16/11/16 VIII INTERNATIONAL PRIZE MARCIAL CAMPOS TO THERMAL RESEARCH 2014-2015
Anti-inflammatory, antioxidant and anti-catabolic properties of hydrogen sulfide in osteoarthritis
Ángela Vela-Anero1, Elena F. Burguera2, Francisco J. Blanco3 y Rosa Meijide-Faílde1
1Grupo de Terapia Celular y Medicina Regenerativa. Instituto de Investigación Biomédica de A Coruña (INIBIC). Complexo Hospitalario Universitario de A Coruña (CHUAC). Sergas. Departamento de Medicina, Facultad de Ciencias de la Salud, Universidade de A Coruña. 15071. A Coruña, Spain. Tfnos: 696826311 y 606967694
2CIBER-BBN/ISCIII. Grupo de Bioingeniería Tisular y Terapia Celular (GBTTC-CHUAC). Instituto de Investigación Biomédica de A Coruña (INIBIC). Complexo Hospitalario Universitario de A Coruña (CHUAC). Sergas. Universidade de A Coruña (UDC). As Xubias 15600. A Coruña, Spain.
3Servicio de Reumatología. Instituto de Investigación Biomédica de A Coruña (INIBIC). Complexo Hospitalario Universitario de A Coruña (CHUAC). Sergas. Universidade de A Coruña (UDC). As Xubias 15006. A Coruña, Spain.RESUMEN
Osteoarthritis is one of the most prevalent and incapacitating diseases of the developed world. All the tissues of the affected joint are involved, but cartilage degradation is the key event in the progression of the disease. Articular cartilage is a specialized connective tissue with a small proportion of cells, chondrocytes that are responsible for the synthesis and maintenance of the extracellular matrix. Prominent among the intervening factors that contribute to OA is a persistent inflammatory process that results in abnormally high concentrations of pro-inflammatory cytokines such as IL-1β, IL-6, of prostaglandins, mainly PGE2, and metalloproteinases such as collagenase 3 (MMP13) and stromelysin (MMP3). There is also an increase in reactive nitrogen and oxygen species that subject cells to increased oxidative stress resulting in increased chondrocyte apoptosis. Collectively, all these mediators act irreversibly destroying the extracellular matrix.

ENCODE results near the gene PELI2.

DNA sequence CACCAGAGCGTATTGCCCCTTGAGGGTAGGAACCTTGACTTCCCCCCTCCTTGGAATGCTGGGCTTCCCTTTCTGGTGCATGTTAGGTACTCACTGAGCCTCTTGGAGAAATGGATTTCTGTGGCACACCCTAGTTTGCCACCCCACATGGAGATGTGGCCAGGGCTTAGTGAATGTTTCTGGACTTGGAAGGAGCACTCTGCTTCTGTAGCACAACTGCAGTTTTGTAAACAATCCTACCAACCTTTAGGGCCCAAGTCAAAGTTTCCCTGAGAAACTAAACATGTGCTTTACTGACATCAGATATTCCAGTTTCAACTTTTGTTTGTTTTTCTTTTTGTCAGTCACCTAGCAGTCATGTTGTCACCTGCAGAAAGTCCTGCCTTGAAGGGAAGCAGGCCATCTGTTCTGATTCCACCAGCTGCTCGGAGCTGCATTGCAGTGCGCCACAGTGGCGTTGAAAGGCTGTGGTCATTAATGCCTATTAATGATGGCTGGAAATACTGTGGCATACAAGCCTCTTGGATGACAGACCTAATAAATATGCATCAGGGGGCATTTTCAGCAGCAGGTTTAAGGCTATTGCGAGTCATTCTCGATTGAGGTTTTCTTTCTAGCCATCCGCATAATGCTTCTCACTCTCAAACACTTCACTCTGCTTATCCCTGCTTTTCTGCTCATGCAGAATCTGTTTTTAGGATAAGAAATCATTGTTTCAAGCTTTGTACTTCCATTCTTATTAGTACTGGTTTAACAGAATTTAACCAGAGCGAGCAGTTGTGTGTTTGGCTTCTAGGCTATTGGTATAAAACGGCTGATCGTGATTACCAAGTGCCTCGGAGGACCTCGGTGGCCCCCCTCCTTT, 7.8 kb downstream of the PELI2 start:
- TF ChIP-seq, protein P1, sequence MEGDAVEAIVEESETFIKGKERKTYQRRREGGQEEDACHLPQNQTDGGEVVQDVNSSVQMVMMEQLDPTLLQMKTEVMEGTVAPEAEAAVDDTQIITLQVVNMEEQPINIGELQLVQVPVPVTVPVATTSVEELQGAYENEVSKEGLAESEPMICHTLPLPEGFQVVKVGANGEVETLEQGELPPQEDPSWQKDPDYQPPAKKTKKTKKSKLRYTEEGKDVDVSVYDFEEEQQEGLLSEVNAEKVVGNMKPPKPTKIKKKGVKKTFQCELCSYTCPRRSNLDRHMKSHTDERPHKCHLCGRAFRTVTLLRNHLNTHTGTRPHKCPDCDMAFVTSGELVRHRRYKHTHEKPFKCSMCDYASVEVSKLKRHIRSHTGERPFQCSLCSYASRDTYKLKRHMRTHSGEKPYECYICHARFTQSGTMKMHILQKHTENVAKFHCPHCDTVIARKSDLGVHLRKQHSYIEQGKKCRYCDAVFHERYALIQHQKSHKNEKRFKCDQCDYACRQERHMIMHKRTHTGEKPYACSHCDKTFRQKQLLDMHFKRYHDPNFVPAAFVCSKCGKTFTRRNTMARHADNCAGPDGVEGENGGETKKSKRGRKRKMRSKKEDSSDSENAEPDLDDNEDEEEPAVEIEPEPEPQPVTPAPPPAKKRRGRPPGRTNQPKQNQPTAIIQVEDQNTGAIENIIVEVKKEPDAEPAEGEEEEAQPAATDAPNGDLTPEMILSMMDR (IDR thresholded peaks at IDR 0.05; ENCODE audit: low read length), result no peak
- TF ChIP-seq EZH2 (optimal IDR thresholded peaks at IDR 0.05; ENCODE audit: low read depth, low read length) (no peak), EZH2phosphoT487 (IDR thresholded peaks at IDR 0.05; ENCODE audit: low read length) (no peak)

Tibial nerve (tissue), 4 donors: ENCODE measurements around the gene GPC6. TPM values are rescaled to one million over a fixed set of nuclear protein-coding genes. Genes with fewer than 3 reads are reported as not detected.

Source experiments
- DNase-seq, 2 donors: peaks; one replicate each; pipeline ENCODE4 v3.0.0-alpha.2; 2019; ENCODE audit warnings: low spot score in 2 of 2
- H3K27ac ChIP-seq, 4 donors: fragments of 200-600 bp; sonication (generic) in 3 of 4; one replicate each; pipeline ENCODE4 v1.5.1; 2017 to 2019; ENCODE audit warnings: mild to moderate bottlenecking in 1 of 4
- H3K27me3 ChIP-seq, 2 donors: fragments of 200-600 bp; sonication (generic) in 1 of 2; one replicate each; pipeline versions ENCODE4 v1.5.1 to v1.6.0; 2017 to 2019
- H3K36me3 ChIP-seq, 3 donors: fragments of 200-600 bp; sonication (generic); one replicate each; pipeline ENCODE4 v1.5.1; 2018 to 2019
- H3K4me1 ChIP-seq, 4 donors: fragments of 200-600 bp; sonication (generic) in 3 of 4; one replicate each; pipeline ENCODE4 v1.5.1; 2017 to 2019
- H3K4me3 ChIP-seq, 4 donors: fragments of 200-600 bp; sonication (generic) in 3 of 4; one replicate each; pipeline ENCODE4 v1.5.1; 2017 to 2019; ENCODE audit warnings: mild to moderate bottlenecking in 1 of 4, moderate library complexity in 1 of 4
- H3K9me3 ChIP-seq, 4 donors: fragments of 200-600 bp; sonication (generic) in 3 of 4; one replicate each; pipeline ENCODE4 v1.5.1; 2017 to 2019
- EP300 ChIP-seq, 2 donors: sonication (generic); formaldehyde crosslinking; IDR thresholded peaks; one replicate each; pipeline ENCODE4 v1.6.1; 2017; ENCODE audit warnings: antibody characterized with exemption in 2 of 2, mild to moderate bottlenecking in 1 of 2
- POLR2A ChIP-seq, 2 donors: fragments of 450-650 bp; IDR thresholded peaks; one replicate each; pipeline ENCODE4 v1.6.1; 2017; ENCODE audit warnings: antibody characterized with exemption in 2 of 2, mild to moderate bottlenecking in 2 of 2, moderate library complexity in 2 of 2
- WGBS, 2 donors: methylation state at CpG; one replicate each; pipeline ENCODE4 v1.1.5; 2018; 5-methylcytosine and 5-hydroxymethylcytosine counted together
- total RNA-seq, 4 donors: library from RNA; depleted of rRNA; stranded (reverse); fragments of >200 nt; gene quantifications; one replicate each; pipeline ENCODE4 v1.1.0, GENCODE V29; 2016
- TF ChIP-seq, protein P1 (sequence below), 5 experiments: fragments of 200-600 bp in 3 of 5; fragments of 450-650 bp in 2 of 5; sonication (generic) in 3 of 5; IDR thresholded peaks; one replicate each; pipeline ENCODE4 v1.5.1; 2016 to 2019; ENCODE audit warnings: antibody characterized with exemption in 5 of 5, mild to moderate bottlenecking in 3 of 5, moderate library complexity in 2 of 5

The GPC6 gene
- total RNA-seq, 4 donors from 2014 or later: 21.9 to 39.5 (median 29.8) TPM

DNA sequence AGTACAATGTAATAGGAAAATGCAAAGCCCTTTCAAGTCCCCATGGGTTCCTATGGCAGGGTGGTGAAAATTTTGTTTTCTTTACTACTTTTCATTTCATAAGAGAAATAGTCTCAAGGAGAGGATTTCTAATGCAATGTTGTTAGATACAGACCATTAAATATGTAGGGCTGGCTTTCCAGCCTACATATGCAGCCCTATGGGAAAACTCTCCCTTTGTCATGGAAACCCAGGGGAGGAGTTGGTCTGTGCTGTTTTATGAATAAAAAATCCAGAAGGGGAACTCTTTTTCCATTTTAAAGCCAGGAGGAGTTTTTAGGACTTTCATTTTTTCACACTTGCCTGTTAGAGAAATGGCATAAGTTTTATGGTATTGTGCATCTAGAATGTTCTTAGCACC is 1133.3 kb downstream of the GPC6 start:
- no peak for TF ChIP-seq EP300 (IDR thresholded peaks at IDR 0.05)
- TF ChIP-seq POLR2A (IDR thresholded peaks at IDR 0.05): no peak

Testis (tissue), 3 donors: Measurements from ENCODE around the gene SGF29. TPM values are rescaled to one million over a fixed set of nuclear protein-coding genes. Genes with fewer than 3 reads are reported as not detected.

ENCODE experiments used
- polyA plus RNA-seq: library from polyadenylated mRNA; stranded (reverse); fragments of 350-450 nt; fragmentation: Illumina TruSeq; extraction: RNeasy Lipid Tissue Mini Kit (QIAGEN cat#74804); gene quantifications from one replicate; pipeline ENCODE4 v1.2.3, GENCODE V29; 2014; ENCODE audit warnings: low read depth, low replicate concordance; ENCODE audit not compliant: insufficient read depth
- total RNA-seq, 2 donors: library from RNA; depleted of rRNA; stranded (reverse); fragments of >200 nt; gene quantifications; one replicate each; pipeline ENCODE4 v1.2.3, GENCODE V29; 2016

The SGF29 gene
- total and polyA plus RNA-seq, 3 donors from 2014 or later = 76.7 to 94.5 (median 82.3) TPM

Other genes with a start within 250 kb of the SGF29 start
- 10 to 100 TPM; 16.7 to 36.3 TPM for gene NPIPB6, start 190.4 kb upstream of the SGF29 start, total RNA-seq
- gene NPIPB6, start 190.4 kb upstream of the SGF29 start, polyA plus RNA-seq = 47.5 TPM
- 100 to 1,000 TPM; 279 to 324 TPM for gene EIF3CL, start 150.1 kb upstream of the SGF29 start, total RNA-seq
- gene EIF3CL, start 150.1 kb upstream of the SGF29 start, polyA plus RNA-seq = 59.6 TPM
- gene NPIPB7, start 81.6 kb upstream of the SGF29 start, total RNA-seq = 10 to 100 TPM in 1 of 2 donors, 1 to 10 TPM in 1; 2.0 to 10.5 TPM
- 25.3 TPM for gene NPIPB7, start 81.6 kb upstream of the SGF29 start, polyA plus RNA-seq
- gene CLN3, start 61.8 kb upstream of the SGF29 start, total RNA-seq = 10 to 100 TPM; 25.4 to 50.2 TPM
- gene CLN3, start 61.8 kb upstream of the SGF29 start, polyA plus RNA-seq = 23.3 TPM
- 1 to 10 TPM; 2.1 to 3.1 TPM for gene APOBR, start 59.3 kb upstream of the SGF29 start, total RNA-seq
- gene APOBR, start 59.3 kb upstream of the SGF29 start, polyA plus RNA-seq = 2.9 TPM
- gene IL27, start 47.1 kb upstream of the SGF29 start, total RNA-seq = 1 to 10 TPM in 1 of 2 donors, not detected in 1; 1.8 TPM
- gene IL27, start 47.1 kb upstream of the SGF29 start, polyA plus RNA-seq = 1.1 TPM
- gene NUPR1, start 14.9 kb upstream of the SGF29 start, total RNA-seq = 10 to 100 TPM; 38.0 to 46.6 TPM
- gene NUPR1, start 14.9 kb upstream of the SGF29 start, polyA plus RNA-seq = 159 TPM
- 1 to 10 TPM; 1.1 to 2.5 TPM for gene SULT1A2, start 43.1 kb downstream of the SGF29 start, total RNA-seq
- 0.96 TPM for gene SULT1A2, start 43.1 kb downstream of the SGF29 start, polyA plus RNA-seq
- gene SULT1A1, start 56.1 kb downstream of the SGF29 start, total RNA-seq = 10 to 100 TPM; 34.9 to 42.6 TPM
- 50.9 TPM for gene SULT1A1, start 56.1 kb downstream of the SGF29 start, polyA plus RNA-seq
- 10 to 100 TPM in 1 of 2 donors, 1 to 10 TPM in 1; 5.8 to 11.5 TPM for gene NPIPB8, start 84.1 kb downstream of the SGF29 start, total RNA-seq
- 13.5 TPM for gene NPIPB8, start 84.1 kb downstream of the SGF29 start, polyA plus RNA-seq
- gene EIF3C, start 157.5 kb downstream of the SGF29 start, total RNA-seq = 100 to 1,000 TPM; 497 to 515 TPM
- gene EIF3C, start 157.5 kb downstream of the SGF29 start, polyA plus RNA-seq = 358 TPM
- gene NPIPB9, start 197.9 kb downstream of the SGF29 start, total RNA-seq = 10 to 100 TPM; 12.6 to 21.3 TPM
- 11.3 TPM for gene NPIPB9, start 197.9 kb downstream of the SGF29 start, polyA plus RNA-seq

As of now there is no cure for OA and current treatments (combined physical and pain and anti-inflammatory therapy) have undesirable side effects.
Balneotherapy, and in particular the use of sulfurous thermal waters, is currently being explored as a treatment for OA. However, the mechanisms that could explain with these treatments reduce OA symptoms are not known. Hydrogen sulfide, the active component of these waters, has been recently identified as an endogenous gas (it is produced in the body by the enzymes CBS, CTH and MPST) and a mediator in inflammation.
The relationship between H2S and cartilage has been the central topic of this study. The presence of the three H2S synthesizing enzymes has been demonstrated in synovium, subchondral bone and cartilage, and the quantification of H2S biosynthesis in cartilage has shown its levels to be reduced in OA with respect to normal tissue. This is the result of, at least, the reduced expression of MPST in this tissue.
In addition, different doses of two compounds, NaSH, that produces H2S instantaneously and GYY4137, with slow H2S production, were used to exogenously supply H2S to OA chondrocytes and cartilage. It was shown that both compounds, but especially GYY4137, were able to reduce the inflammatory response and to reduce the oxidative stress affecting the cells, as well as to prevent the anabolic-catabolic disequilibrium in the cartilage matrix.
Overall, our results suggest that exogenous administration of hydrogen sulfide has a beneficial effect in OA because the OA joint suffers from lower than normal H2S levels. This provides scientific evidence supporting the empirical fact that sulfurous thermal waters provide relief for patients with OA.